Current Refinance Rates on Mar. 30, 2022: Rates Tick Higher


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Multiple important mortgage refinance rates moved up today.

Both 15-year fixed and 30-year fixed refinances saw their average rates climb. In addition, the average rate on 10-year fixed refinance declined.

Homeowners can expect to see refinance rates rise over the course of this year. Although rates are higher now than at the start of the pandemic, multiple economic factors are likely to keep pushing rates up. Refinance rates also fluctuate daily, but if you’re looking to shave dollars and interest off of your current monthly mortgage payments, these could be the lowest rates this year. Make sure to think about your goals and circumstances, and compare offers to find a lender who can meet your needs.

30-year fixed-rate refinance

The average rate for a 30-year fixed refinance loan is currently 4.87%, an increase of 37 basis points compared to one week ago. (A basis point is equivalent to 0.01%.)

One reason to refinance to a 30-year fixed loan from a shorter loan term is to lower your monthly payment. This makes 30-year refinances good for people who are having difficulties making their monthly payments or simply want a bit more breathing room. In exchange for the lower monthly payments though, rates for a 30-year refinance will typically be higher than 15-year and 10-year refinance rates. You’ll also pay off your loan slower.

15-year fixed-rate refinance

The average 15-year fixed refinance rate right now is 4.08%, an increase of 25 basis points over last week.

With a 15-year fixed refinance, you’ll have a larger monthly payment than a 30-year loan. However, you’ll also be able to pay off your loan quicker, saving you money over the life of the loan. You’ll also typically get lower interest rates compared to a 30-year loan. This can help you save even more in the long run.

10-year fixed-rate refinance

For 10-year fixed refinances, the average rate is currently at 3.98%, a decrease of 1 basis points from what we saw the previous week.

You’ll pay more every month with a ten-year fixed refinance compared to a 30-year or 15-year refinance — but you’ll also have a lower interest rate. A 10-year refinance can help you pay off your house much quicker and save on interest. However, you should analyze your budget and current financial situation to make sure you’ll be able to afford the higher monthly payment.

Where rates are headed

Interest rates are expected to go up this year, as the Federal Reserve recently raised rates for the first time since 2018 and plans to increase them multiple times in 2022. During the pandemic, refinance rates dropped to historic lows, but given factors like Federal Reserve policy, strong economic growth and inflation – which reached its highest in four decades – we’re now seeing interest rates closer to pre-pandemic levels. While the war in Ukraine has caused temporary dips in interest rates, it’s impossible to predict when another drop might occur. That means it’s a good idea to try to take advantage of refinancing now and lock in a decent rate.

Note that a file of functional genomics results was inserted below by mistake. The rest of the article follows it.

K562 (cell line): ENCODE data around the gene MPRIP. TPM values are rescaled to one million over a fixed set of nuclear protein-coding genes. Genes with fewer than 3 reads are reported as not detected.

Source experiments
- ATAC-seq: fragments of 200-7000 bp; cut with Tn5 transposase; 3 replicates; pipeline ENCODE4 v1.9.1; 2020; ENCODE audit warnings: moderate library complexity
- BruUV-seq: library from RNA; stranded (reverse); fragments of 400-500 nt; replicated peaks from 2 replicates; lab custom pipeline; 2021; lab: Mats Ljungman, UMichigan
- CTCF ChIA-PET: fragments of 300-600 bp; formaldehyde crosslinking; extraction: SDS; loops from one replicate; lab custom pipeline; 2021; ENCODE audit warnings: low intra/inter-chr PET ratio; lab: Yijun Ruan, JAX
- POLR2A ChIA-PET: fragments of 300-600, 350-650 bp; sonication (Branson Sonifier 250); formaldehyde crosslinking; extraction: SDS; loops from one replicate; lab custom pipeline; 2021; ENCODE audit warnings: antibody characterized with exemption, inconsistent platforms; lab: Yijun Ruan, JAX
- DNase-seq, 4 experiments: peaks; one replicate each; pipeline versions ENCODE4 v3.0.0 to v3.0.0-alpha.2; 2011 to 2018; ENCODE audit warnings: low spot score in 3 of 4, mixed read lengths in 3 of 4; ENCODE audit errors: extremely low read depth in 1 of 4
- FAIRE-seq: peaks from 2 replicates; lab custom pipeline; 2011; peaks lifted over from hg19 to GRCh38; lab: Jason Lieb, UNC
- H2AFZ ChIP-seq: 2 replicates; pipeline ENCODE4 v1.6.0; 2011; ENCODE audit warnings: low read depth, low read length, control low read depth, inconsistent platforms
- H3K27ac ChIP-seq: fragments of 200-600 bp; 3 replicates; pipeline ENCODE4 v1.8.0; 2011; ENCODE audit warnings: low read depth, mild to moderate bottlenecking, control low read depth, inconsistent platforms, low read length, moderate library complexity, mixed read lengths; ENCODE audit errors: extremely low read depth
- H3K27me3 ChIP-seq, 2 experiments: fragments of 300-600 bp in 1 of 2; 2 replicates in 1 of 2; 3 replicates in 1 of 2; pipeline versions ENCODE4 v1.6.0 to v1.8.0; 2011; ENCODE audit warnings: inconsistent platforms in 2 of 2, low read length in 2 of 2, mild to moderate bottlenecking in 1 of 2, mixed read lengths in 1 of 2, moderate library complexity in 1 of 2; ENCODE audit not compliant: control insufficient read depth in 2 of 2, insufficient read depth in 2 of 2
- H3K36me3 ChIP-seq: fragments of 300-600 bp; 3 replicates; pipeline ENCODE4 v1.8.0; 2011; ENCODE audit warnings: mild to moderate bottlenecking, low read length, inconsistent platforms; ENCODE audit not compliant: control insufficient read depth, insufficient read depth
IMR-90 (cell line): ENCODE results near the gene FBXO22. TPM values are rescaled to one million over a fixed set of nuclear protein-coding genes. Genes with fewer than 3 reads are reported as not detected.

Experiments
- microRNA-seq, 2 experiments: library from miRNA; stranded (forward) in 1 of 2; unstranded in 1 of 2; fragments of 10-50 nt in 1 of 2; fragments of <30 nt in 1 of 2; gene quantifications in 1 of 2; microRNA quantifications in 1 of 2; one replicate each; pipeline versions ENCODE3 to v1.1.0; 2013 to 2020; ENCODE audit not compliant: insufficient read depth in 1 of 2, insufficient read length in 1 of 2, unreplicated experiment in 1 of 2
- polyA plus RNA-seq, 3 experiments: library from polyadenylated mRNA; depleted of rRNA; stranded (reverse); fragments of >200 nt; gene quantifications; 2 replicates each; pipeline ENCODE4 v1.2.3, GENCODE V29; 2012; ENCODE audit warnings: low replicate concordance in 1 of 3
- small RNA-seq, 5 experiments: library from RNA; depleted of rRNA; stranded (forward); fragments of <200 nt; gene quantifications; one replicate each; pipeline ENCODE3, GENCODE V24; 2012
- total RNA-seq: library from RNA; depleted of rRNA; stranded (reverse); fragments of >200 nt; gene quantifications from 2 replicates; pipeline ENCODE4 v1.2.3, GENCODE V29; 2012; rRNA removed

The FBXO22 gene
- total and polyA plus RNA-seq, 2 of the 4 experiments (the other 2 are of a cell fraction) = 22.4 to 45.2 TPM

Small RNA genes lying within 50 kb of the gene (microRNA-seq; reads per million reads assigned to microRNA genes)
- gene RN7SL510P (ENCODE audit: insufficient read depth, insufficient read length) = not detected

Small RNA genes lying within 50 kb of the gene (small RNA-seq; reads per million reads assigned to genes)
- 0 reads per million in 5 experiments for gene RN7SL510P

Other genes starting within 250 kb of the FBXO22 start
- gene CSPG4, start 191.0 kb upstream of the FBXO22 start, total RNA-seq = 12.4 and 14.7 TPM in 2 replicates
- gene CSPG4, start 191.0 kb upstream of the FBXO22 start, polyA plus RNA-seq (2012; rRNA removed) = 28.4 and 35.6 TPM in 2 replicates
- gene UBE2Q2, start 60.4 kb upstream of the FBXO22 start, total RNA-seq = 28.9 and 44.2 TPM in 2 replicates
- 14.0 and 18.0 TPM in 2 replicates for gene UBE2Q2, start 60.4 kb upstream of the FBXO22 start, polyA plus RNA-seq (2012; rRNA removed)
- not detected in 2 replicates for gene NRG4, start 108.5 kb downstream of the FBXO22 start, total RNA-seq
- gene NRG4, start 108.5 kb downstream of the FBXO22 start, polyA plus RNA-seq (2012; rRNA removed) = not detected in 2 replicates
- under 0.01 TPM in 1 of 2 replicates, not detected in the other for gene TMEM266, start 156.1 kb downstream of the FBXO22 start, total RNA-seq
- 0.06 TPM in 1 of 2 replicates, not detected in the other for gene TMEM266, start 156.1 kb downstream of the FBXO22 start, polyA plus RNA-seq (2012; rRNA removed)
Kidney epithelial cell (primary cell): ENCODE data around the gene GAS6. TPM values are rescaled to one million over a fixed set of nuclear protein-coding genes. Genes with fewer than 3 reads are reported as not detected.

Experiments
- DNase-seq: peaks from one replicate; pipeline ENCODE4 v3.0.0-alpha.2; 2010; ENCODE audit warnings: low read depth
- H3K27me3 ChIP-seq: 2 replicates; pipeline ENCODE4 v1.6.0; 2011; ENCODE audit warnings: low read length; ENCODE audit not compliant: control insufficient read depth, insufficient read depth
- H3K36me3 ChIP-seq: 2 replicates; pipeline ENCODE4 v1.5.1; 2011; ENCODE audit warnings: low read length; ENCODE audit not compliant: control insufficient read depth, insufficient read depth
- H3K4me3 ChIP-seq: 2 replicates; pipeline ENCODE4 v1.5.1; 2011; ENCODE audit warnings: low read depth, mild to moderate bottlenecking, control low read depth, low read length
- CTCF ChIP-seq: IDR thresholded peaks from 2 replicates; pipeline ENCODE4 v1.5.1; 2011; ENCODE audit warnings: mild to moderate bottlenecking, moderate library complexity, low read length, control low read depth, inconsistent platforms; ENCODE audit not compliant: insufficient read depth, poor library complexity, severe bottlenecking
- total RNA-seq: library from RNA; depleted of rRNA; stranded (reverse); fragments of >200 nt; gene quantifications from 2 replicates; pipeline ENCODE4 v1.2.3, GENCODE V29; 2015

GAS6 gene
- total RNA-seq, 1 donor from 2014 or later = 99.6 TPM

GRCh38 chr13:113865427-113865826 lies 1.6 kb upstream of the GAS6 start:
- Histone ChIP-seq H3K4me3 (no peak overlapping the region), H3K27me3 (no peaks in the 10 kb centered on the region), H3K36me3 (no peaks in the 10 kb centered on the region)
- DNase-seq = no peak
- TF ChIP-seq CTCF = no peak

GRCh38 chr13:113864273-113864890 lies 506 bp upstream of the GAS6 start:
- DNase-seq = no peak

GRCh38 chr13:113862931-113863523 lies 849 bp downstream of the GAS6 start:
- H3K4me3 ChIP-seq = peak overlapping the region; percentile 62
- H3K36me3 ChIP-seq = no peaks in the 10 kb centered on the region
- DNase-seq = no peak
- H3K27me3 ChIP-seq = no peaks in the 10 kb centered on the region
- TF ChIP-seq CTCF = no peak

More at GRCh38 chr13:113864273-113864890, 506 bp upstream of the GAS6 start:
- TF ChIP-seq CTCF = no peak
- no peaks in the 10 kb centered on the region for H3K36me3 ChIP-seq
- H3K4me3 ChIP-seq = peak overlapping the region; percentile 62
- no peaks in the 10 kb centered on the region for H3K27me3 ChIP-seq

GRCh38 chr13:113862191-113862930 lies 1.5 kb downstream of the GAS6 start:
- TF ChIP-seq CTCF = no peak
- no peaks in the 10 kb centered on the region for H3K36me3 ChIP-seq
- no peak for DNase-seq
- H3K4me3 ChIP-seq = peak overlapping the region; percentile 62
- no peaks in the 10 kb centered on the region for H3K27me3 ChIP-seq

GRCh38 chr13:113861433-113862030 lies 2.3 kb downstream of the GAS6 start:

We track refinance rate trends using data collected by Bankrate, which is owned by CNET’s parent company. Here’s a table with the average refinance rates provided by lenders nationwide:

Average refinance interest rates







Product Rate A week ago Change
30-year fixed refi 4.87% 4.50% +0.37
15-year fixed refi 4.08% 3.83% +0.25
10-year fixed refi 3.98% 3.99% -0.01

Rates as of Mar. 30, 2022.

How to find the best refinance rate

It’s important to understand that the rates advertised online may not apply to you. Though current market conditions will be a factor, your particular interest rate will depend largely on your application and credit history.

To get the best interest rates, you’ll typically need a high credit score, low credit utilization ratio, and a history of making consistent and on-time payments. Researching interest rates online is always a good idea, but you’ll need to connect with a mortgage professional to get your exact refinance rate. You should also take into account any fees and closing costs that might offset the potential savings of a refinance.

It’s also worth noting that in recent months, lenders have been stricter with their requirements. As such, you may not qualify for a refinance — or a low rate — if you don’t have a solid credit rating.

To get the best refinance rates, you’ll first want to make your application as strong as possible. The best way to improve your credit ratings is to get your finances in order, use credit responsibly, and monitor your credit regularly. Also be sure to compare offers from multiple lenders in order to get the best rate.

When should I refinance?

Generally, it’s a good idea to refinance if you can get a lower interest rate than that your current interest rate, or if you need to change your loan term. It’s true that in the past year, interest rates have been at a historic low. But when deciding whether to refinance, be sure to take into account other factors besides market interest rates.

A refinance may not always make financial sense. Consider your personal goals and financial circumstances. How long do you plan on staying in your home? Are you refinancing to decrease your monthly payment, pay off your house sooner — or for a combination of reasons? Also keep in mind that closing costs and other fees may require an upfront investment.

Note that some lenders have tightened their requirements since the beginning of the pandemic. If you don’t have a solid credit score, you may not qualify for the best rate. Refinancing can be a great move if you get a good rate or can pay off your loan sooner — but consider carefully whether it’s the right choice for you.


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